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Updated: January 29, 2010 17:11 IST

Dil Ek Mandir (1963)

Deepak Mahaan
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Rajendra Kumar in a still from the movie.
Rajendra Kumar in a still from the movie.

Rajendra Kumar, Meena Kumari, Raaj Kumar

Watch a heart-rending movie like “Dil Ek Mandir” and you yearn for the era when compassion and integrity were essential traits of human relations. Even today, when glamour and glitz dominate each human interaction and sacrifice and kindness are often ridiculed as afflictions of foolish mortals, “Dil Ek Mandir” enchants with its timeless story of moral courage and devotion in the face of adversity.

Released in 1963, the film was completed in record 27 days and must surely rank as a Herculean effort, considering it had three major stars of the era — Rajendra Kumar (as Dr. Dharmesh), Meena Kumari (as Sita) and Raaj Kumar (as Ram).

Obviously, what made it possible was the tight script by Raj Baldev Raj and Arjun Dev Rashk based on an engrossing story by C. V. Sridhar, the director of the film. Incidentally, while Rashk received the Filmfare trophy for best dialogue, Raaj Kumar and Rajendra Kumar won honours as Best Supporting Actor and Best Popular Actor (along with an award for his stellar performance in “Sangam”) respectively.

A remake of the Tamil film, “Nenjil Ore Alayam” (1962), “Dil Ek Mandir” revolves around the tragic romance of Dr. Dharmesh and Sita. They vow to get married after Dharmesh returns from abroad on completion of higher studies. By a quirk of fate, Sita is married to a caring businessman, Ram and accepts her new role in stoic silence. Traumatised on return by Sita's marriage, Dharmesh dedicates his life to serving cancer patients in a far flung nursing home.

One day, unaware of Dharmesh's whereabouts, Sita brings forth her cancer afflicted husband to the nursing home and the sudden encounter disturbs the rhythm of their lives. Petrified that Dharmesh may not provide Ram with a fair treatment, Sita wishes to take her husband to another hospital, but is dissuaded by Dharmesh as he promises to do his best to save Ram.

Meanwhile, convinced he wouldn't survive for long, Ram worries about Sita's future and when he overhears the conversation of the two friends, he suggests they get married after his death. But this proposal is promptly rejected by both as preposterously immoral!

Seized with an overwhelming burden to prove his integrity, lest he be accused of trying to get Sita, Dharmesh concentrates on the complicated surgery ignoring food and rest. After a successful operation, an elated Dharmesh runs out to convey the good news to Sita but stumbles and dies out of sheer exhaustion. The film ends with Ram and Sita leading Dharmesh's mother to the inauguration of a hospital built in his memory.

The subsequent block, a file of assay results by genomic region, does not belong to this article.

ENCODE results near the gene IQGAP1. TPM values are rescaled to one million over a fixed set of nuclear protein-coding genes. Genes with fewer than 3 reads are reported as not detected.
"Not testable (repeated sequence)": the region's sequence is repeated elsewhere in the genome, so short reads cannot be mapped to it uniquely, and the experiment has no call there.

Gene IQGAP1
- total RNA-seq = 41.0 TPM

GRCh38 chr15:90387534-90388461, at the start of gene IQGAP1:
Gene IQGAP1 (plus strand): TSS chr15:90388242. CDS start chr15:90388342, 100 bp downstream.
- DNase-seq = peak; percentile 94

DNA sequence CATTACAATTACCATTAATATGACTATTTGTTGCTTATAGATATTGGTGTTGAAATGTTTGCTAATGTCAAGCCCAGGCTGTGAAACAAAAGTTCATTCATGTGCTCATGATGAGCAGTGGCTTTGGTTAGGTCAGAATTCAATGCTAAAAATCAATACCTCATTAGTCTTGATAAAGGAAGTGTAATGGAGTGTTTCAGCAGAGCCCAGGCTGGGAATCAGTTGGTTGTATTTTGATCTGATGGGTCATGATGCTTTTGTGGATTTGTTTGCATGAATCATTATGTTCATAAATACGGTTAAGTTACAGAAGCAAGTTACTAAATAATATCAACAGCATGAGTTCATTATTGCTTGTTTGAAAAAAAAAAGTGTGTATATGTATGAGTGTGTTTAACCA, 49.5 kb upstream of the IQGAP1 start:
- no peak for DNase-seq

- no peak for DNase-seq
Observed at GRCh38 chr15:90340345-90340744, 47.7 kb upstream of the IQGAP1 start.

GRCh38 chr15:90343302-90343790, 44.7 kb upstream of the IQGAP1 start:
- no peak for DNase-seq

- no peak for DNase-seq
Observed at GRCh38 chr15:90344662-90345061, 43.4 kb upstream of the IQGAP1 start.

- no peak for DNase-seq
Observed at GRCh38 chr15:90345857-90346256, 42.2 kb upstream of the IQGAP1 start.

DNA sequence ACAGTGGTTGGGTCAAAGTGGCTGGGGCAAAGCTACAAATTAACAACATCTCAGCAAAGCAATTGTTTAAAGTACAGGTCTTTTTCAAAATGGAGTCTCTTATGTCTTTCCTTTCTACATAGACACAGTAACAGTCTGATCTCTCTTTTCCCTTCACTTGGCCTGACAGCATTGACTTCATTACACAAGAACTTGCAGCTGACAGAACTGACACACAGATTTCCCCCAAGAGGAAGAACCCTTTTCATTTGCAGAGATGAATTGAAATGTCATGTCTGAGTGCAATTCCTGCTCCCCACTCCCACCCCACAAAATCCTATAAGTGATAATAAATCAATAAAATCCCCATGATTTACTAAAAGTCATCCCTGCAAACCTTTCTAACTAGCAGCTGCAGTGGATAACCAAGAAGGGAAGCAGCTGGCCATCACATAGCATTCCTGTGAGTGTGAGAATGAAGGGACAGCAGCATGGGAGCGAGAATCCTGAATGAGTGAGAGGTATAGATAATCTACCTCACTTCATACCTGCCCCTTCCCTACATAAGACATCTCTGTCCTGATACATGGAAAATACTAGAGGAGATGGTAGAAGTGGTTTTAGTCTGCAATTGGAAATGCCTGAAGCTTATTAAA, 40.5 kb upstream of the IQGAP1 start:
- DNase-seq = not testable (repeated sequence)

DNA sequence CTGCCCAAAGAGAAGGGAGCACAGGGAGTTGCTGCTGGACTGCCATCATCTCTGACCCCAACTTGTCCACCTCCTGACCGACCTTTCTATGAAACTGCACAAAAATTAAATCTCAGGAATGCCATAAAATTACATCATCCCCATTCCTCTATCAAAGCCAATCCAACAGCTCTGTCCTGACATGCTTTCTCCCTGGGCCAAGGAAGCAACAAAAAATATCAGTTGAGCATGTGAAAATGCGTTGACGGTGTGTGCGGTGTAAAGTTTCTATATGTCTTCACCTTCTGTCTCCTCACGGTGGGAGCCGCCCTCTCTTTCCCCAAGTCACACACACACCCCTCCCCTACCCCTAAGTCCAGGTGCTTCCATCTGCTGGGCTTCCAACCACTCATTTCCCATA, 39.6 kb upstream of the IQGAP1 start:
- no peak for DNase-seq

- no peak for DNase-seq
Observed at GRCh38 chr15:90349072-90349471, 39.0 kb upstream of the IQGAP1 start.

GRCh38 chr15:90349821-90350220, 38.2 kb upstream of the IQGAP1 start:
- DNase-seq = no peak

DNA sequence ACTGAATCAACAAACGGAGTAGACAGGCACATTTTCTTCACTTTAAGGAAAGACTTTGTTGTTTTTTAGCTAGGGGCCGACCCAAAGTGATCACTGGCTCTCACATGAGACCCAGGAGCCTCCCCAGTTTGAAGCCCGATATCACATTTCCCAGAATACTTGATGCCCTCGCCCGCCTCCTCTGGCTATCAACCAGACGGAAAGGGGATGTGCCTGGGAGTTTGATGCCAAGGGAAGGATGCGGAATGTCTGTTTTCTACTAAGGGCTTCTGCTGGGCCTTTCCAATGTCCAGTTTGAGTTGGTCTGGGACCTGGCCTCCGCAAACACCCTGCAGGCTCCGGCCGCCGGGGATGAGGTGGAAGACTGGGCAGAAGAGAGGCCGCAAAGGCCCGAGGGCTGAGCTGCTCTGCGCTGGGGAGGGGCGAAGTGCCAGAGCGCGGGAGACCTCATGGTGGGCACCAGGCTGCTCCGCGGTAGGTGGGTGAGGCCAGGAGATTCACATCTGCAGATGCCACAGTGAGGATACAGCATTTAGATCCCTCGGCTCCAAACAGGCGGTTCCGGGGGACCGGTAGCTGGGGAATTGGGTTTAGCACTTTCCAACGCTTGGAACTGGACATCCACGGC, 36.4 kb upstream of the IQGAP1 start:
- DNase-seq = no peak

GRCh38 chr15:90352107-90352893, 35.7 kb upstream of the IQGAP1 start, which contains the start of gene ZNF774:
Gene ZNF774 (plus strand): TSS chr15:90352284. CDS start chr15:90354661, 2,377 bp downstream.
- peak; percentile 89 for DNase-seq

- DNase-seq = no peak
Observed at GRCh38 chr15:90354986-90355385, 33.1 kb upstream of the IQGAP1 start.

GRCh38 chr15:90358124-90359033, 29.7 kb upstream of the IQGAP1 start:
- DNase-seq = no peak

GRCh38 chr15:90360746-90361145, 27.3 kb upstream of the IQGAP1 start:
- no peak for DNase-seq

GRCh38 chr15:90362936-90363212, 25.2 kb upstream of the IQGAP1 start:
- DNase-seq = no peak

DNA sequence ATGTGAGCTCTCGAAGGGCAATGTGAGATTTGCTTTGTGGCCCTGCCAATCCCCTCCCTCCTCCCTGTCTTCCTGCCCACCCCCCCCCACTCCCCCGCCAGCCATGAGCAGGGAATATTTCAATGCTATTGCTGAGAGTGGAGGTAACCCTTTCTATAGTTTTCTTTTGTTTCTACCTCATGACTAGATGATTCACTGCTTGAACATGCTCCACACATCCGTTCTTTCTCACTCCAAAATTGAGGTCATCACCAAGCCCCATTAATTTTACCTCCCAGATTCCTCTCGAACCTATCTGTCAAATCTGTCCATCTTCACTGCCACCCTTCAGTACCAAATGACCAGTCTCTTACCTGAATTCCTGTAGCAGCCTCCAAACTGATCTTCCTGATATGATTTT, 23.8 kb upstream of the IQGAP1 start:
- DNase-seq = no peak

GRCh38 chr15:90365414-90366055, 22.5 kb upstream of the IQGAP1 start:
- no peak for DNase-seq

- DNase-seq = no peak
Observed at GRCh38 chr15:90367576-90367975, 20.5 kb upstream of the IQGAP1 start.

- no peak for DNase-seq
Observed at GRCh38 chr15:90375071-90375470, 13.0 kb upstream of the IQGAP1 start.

Stellar performance

C.V. Sridhar must be complimented for extracting stunning performances from all actors. The deft camera work of P.N. Sundaram and Ajay Vincent adds to the emotional impact of the story. Scenes like Ram's visit to Dharmesh's quarters while he is staring at Sita's photograph or the death of a girl before Ram's operation are gripping as well as lyrical in execution.

The film has vintage Raaj Kumar, without his trademark drawl, matching histrionics with the tragic anguish and poise of Rajendra Kumar and the delicate Meena Kumari only adds to the charm with her velvet voice and mesmerising solemnity. Shot in black and white, each frame is embellished with grace through some wonderful juxtaposition of light and shade.

The film has some eternally haunting melodies by Shankar-Jaikishan, with Mohammed Rafi's heart tugging “Yaad Na Jaaye Beete Dino Ke” and Lata Mangeshkar's magnetic “Ruk Ja Raat Thehar Ja Re Chanda” standing out as overwhelming favourites. Some other numbers like Rafi Sahab's “Yahaan Koi Nahin Tere Mere Siwa”, Suman Kalyanpur's “Juhi Ki Kali Meri Ladli” and the Rafi-Suman duet “Dil Ek Mandir Hain” too have lilting appeal.

Overall, the film binds you with its intrinsic simplicity and you empathise with every character, a mere pawn on life's chess board. The situations of despair and hope seem our own and like we “see a world in a grain of sand and a heaven in a wild flower”, “Dil Ek Mandir” emphatically imprints that heart is the only temple for humanity.

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